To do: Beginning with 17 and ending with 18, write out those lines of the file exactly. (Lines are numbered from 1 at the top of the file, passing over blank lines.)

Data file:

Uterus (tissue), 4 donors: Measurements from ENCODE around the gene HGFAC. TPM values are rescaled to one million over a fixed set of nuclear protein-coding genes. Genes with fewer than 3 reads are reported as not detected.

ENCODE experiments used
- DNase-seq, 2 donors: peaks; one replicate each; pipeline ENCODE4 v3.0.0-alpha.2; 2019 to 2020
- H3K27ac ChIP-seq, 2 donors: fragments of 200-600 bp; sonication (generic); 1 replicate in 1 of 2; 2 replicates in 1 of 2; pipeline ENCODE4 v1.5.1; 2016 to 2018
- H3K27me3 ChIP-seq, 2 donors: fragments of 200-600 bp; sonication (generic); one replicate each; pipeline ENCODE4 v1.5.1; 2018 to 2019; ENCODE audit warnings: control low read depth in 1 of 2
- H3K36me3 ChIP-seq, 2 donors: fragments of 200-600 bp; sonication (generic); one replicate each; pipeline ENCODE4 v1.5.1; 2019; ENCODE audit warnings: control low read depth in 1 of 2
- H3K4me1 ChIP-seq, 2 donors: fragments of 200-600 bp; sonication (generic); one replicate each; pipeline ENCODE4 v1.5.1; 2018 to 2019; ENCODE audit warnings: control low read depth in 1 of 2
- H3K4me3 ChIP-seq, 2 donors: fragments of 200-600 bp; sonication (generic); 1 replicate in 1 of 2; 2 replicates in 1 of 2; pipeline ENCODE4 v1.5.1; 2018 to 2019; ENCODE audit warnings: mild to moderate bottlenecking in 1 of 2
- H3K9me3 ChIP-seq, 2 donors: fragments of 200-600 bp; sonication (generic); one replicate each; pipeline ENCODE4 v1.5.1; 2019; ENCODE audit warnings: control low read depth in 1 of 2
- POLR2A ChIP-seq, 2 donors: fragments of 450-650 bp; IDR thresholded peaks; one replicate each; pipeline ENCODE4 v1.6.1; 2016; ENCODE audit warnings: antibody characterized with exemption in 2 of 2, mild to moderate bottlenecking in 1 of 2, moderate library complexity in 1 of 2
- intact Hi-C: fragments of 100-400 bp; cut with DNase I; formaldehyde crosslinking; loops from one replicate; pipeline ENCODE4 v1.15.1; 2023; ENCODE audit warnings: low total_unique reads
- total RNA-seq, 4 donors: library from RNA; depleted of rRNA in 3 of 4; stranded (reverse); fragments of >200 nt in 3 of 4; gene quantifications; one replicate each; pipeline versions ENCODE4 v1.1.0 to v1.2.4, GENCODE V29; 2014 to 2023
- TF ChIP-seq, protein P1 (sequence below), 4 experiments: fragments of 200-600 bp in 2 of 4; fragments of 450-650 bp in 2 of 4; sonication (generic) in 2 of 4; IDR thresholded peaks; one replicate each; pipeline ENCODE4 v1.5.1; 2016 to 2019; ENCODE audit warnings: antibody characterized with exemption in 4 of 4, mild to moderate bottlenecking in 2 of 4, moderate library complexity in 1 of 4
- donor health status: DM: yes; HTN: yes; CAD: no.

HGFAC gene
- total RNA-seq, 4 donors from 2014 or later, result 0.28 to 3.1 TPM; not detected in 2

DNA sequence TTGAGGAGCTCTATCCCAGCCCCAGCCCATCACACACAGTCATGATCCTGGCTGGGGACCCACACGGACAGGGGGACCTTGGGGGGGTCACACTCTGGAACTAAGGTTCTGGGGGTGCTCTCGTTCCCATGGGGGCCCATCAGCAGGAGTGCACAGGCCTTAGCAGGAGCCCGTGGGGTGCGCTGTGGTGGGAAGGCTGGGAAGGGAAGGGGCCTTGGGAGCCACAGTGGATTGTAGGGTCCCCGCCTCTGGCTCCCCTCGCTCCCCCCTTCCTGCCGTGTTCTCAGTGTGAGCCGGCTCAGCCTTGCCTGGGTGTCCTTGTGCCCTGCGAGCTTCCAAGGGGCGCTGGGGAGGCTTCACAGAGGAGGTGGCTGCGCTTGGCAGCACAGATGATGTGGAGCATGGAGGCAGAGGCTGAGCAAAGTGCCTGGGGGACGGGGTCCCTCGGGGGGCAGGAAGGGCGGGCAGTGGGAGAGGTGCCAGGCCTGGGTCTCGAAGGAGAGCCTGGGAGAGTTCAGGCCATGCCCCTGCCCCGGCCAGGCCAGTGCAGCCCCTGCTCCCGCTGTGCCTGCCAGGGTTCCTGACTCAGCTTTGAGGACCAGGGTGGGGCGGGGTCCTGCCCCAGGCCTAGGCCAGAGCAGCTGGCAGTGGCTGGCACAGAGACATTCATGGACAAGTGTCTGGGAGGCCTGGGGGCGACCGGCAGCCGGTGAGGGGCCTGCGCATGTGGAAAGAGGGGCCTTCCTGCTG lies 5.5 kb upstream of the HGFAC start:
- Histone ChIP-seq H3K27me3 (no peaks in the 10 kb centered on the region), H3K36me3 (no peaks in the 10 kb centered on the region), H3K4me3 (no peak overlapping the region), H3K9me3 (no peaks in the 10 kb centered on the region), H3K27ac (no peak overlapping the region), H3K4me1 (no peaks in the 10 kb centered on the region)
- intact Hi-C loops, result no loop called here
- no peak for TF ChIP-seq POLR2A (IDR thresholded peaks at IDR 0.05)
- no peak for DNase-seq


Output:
DNA sequence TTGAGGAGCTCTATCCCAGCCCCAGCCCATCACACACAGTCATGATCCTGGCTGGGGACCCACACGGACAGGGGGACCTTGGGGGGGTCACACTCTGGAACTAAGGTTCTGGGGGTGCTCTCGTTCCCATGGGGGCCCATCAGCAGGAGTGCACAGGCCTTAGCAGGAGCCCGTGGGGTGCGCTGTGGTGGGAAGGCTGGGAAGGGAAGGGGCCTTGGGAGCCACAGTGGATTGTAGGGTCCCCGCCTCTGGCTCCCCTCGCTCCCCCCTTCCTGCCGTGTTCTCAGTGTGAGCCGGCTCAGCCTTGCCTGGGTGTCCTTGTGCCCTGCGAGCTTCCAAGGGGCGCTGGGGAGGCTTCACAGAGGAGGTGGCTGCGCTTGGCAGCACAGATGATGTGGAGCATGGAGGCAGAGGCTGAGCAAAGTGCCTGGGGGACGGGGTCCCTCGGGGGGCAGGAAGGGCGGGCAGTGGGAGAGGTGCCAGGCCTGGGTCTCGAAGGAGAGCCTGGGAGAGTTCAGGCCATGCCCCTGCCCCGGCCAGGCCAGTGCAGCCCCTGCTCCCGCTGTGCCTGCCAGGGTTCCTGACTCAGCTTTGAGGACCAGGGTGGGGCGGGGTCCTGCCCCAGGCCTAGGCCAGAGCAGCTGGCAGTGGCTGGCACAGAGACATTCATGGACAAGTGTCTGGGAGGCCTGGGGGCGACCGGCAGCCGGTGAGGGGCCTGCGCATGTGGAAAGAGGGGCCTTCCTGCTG lies 5.5 kb upstream of the HGFAC start:
- Histone ChIP-seq H3K27me3 (no peaks in the 10 kb centered on the region), H3K36me3 (no peaks in the 10 kb centered on the region), H3K4me3 (no peak overlapping the region), H3K9me3 (no peaks in the 10 kb centered on the region), H3K27ac (no peak overlapping the region), H3K4me1 (no peaks in the 10 kb centered on the region)